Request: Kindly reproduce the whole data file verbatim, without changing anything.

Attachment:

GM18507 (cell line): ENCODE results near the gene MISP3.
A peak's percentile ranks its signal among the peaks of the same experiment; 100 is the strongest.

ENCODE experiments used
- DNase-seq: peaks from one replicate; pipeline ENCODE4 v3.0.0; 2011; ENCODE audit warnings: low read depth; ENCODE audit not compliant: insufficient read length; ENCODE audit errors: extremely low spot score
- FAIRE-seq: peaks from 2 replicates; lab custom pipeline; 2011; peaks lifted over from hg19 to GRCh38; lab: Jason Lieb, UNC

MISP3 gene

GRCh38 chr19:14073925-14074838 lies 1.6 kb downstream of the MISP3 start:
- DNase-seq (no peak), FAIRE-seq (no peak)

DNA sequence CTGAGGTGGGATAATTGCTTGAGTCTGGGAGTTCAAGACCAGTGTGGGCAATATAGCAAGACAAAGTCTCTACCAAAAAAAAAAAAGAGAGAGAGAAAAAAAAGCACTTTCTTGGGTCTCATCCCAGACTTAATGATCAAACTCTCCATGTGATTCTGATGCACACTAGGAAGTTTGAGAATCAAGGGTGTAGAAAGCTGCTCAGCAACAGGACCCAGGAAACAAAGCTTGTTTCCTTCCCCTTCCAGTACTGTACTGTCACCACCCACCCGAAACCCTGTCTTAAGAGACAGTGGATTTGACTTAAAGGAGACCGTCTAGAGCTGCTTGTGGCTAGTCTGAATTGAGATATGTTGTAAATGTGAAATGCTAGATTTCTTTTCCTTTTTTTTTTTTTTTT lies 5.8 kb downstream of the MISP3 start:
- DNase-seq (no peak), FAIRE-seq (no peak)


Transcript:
GM18507 (cell line): ENCODE results near the gene MISP3.
A peak's percentile ranks its signal among the peaks of the same experiment; 100 is the strongest.

ENCODE experiments used
- DNase-seq: peaks from one replicate; pipeline ENCODE4 v3.0.0; 2011; ENCODE audit warnings: low read depth; ENCODE audit not compliant: insufficient read length; ENCODE audit errors: extremely low spot score
- FAIRE-seq: peaks from 2 replicates; lab custom pipeline; 2011; peaks lifted over from hg19 to GRCh38; lab: Jason Lieb, UNC

MISP3 gene

GRCh38 chr19:14073925-14074838 lies 1.6 kb downstream of the MISP3 start:
- DNase-seq (no peak), FAIRE-seq (no peak)

DNA sequence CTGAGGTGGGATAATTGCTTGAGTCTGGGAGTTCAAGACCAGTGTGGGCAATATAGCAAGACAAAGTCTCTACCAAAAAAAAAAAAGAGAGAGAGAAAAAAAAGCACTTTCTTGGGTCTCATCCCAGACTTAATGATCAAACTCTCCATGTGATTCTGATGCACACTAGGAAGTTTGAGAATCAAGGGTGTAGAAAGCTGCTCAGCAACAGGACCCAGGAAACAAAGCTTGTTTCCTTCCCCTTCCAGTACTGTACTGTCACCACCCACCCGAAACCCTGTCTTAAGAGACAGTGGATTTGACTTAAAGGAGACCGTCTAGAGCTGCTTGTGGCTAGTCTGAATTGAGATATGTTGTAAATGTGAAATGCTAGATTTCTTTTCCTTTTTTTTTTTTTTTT lies 5.8 kb downstream of the MISP3 start:
- DNase-seq (no peak), FAIRE-seq (no peak)